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Self-Optimization à la Lumières: A Timely Comment on (Amateur) Health Care
“Having provided my self with this [Sanctorian] Chair, I used to Study, Eat, Drink, and Sleep in it; insomuch that I may be said, for these three last Years, to have lived in a Pair of Scales. I compute my self, when I am in full Health, to be precisely Two Hundred Weight, falling short of it about a Pound after a Day’s Fast, and exceeding it as much after a very full Meal; so that it is my continual Employment, to trim the Balance between these two Volatile Pounds in my Constitution. […] I do not dine and sup by the Clock, but by my Chair, for when that informs me my Pound of Food is exhausted I conclude my self to be hungry, and lay in another with all Diligence” (The Spectator, no. 25, 29 March 1711, ed. Smeed, Oxford 1965, vol 1: 106).
Here is an anonymous correspondent of Joseph Addison and Richard Steele’s famous Spectator (1711–12, 1714) describing his latest approach towards establishing and preserving his health in early eighteenth-century London. It is hard to overlook the topicality of the passage for current discussions of individual and public health. Just think of the methods now popular in the Quantified Self community, who gather “self-knowledge through numbers” with the help of their smartphones or computers (https://quantifiedself.com/about/what-is-quantified-self/), essentially aiming at self-optimization through changes of habits, emotions, and perspective.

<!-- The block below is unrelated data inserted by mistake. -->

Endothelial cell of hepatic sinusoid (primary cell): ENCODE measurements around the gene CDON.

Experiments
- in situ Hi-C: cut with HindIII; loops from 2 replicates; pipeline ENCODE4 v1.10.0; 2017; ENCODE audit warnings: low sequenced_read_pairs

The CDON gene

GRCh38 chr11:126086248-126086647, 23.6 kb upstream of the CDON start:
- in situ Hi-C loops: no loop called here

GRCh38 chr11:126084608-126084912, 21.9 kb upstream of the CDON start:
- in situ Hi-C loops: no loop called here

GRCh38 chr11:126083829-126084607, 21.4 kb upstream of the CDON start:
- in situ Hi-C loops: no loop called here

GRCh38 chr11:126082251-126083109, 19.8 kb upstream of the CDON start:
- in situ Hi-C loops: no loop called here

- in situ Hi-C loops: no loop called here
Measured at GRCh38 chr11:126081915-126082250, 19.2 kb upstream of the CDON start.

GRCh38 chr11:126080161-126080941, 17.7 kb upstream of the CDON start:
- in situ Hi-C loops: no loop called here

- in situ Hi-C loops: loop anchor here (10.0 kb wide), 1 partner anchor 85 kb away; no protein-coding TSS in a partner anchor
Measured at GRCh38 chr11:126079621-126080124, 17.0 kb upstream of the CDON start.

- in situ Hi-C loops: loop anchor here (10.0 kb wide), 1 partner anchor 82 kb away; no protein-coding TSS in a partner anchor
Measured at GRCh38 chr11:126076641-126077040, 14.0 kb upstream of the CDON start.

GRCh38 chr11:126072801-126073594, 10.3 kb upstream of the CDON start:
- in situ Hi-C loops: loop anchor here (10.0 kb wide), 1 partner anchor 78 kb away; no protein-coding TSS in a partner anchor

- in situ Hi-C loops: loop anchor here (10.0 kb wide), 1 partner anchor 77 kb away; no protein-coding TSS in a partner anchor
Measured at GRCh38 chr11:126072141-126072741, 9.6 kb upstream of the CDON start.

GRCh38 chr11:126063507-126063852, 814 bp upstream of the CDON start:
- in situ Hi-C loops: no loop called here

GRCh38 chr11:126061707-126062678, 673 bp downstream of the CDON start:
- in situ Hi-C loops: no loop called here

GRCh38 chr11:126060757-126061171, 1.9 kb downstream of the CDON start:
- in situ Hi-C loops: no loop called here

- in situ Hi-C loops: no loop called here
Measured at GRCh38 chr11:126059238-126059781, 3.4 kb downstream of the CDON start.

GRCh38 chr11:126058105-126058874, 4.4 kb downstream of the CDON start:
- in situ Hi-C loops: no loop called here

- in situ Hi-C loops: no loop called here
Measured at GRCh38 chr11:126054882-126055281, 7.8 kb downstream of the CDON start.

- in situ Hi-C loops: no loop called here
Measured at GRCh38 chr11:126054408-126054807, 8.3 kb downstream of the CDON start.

Of course, the Spectator’s contribution to the topic does not form part of a self-tracking movement avant la lettre, but represents an excellent example of the authors’ project of reforming British society along the lines of (Whig) morality, based on benevolence and politeness, with the help of daily (later thrice weekly) satirical comments on the contemporary arts, fashions, and manners. The above-cited letter presents the reader with a character sketch, a snapshot of a type of man which exposes his habits and preferences, marked as typical of the day. Even more than the numerous other character sketches published in the Spectator, this one approaches its object systematically, showing the correspondent keen on providing Mr Spectator with a full record of his case.